The development of this invention applies to baked goods having a final moisture content between about 5% and about 20%. While the invention is specifically described in terms of improved brownies, other baked goods within the scope of this invention include bar cookies and chewy granola or snack bars. Brownies include both chocolate-flavored brownies and vanilla-flavored brownies, also known as "blondies". When blondies are made, vanilla is substituted for cocoa in the dry mix. These vanilla-flavored brownies usually contain added chocolate chips or butterscotch or other flavored chips.
The dry mix of the present invention comprises the following ingredients by weight: from about 0.1% to about 10% cellulosic fiber, from about 45% to about 65% sugar, from about 15% to about 35% flour, from about 3% to about 18% shortening, from about 0% to about 12% cocoa, and from about 0% to about 4% starch, the balance being conventional baked good additives. Preferably the mix comprises from about 0.2% to about 4% cellulosic fiber. Chocolate brownies generally will contain from about 2% to about 12% cocoa.
By "cellulosic fiber", as used herein, is meant a dietary fiber comprised of at least about 20% cellulose or modified cellulosic material (for example, carboxymethyl cellulose). the fiber can contain other fibrous components, such as hemicelluloses, pectins, and lignin. Sources of the cellulosic fiber include vegetables, fruits, seeds, cereals, and man-made fibers (for example, by bacterial synthesis). Commercial fibers such as purified plant cellulose, or cellulose flour, can also be used.
Preferably, the fiber is selected from whole citrus peel fiber or citrus albedo fiber, or other naturally occurring fibers that contain a composition similar to citrus peel fiber, for example sugar beets, citrus pulp and vesicle solids, apples, apricots, and watermelon rinds. Most preferred are citrus whole peel, citrus albedo, and sugar beet pulp. Mixtures of the above can also be used. These fibers can be processed by methods known to the art. When these materials are used as the fiber, the dry mix comprises from about 0.1% to about 4% fiber, and preferably from about 0.2% to about 2%. When the fiber is a modified cellulose, the dry mix preferably comprises at leat about 0.75% fiber.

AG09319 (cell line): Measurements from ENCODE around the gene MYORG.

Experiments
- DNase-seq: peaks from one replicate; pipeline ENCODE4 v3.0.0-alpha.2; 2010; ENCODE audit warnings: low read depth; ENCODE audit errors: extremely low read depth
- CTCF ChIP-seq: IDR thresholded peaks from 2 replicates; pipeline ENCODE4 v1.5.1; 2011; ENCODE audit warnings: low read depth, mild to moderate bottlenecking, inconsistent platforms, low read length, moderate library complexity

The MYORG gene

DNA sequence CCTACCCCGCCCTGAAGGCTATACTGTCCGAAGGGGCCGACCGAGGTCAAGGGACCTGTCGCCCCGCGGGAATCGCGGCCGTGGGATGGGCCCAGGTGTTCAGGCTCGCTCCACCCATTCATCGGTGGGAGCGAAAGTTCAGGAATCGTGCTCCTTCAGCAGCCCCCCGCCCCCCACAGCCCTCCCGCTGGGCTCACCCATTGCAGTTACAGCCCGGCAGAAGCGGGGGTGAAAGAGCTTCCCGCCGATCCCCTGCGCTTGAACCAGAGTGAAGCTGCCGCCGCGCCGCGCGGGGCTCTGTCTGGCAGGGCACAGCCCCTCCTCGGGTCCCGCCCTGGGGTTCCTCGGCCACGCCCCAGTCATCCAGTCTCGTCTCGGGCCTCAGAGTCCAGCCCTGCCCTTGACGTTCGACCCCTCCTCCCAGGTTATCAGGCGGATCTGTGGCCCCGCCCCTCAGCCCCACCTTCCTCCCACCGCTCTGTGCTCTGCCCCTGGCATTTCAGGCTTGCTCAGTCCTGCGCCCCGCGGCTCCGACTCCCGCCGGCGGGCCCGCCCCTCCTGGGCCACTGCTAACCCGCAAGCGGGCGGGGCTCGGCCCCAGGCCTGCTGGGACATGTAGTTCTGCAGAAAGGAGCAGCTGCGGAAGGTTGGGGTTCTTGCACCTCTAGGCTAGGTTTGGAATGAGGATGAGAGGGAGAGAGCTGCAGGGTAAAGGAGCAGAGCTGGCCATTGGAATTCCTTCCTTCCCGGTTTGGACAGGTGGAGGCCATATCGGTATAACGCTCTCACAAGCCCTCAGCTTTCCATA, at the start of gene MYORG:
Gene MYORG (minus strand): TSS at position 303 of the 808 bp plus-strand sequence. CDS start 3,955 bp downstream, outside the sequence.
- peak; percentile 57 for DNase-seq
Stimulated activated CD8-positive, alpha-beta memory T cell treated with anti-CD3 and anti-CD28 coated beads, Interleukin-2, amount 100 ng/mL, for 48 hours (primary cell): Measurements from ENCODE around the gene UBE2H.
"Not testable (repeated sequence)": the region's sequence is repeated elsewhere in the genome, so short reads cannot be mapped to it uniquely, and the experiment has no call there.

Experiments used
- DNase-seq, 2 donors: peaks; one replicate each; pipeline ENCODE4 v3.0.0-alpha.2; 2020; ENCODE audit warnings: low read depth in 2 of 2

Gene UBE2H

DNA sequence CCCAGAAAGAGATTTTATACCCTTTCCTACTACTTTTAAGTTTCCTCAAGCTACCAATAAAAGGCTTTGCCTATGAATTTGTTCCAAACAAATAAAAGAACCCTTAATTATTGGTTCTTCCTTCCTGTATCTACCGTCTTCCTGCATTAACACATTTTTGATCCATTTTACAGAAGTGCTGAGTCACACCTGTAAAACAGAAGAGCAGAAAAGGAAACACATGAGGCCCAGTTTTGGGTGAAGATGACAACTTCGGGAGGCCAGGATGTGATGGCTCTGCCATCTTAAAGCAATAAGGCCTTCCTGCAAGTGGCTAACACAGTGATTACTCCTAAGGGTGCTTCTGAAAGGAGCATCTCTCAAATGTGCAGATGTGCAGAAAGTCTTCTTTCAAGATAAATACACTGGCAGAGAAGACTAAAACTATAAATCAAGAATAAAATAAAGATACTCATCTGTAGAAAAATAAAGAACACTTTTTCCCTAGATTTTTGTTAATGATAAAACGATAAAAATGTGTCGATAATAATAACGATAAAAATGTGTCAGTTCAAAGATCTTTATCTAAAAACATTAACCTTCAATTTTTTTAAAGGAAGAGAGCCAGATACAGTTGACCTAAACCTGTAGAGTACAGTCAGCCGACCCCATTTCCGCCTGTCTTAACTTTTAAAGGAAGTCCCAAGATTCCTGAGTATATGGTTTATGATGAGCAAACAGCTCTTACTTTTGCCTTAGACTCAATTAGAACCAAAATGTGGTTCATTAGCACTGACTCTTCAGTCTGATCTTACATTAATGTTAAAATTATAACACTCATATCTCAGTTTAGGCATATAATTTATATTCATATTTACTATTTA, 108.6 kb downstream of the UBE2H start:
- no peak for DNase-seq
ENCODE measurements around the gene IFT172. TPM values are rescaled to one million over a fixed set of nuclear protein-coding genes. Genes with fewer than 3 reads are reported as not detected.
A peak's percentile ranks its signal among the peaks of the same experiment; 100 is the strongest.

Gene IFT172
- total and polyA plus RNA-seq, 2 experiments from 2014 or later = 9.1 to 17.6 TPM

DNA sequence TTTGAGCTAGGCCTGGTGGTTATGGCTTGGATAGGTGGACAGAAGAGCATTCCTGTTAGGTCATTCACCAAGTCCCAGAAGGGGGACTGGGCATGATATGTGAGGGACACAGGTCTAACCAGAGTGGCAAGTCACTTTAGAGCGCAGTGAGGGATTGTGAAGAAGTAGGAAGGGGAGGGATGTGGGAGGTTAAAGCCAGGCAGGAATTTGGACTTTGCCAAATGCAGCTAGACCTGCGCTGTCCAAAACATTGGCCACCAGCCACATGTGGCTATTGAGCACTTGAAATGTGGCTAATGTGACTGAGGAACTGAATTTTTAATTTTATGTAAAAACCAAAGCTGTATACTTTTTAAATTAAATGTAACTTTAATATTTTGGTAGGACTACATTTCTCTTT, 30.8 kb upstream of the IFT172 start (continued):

The fiber must have an absorbency between about 2 grams water/gram fiber and about 25 grams water/gram fiber. Preferably, the fiber will have an absorbency between about 8 grams water/gram fiber and about 15 grams water/gram fiber. A high absorbency is preferred for providing the benefits of this invention.
For purposes of this invention, absorbency is measured by the following procedure. A standard heat-sealed tea bag is used, made with tea bag filter paper, Dexter Grade 1234 Tea, and measuring 3" by 2-7/16". One-half gram of fiber is placed into an empty tea bag. The bag is immersed for 2 minutes in distilled water at room temperature, then removed and hung in the air, and allowed to drip dry for 10 minutes. The bag is then weighed. The procedure is repeated using an empty tea bag without fiber. The weight of the bag alone is subtracted from the weight of the bag containing fiber. This number is divided by the weight of the sample, to obtain an absorbency value measured as grams water/grams fiber.
The fiber must also have a particle size such that at least about 80% of the fiber particles have a diameter less than about 300 microns, and preferably less than about 200 microns. Larger particles are detected as being gritty during mastication and are objectionable. Smaller particles are easier to disperse in the product.
The amount of fiber used will be dependent on its absorbency. One skilled in the art will recognize this and adjust the formulation for the water absorbency of the fiber. For fiber that absorbs around 11.5 grams water per gram of fiber, preferably from about 0.2% to about 2.5% fiber is used. As a general rule, the amount of fiber used (not to exceed 10%) will preferably be (0.2%-2.5%) X, where ##EQU1##
Ordinary granulated sugars are satisfactory for use in the dry mix. These include sucrose, dextrose, maltose, fructose, lactose, brown and invert sugars, alone or in combination. The preferred sugar is sucrose. Powdered sugars can also be used. The ratio of sugar to flour should be in the range of about 0.9:1 to about 1.7:1, preferably from about 1:1 to about 1.6:1.
The flour of the dry mix can be bleached cake flour, although a general-purpose flour can be substituted. Flours which have been treated in other manners to produce flours of the quality of bleached cake flour are also acceptable. Flour can be enriched with additional vitamins and minerals. Protein flours, such as soy flour, and synthetic flours can also be used herein.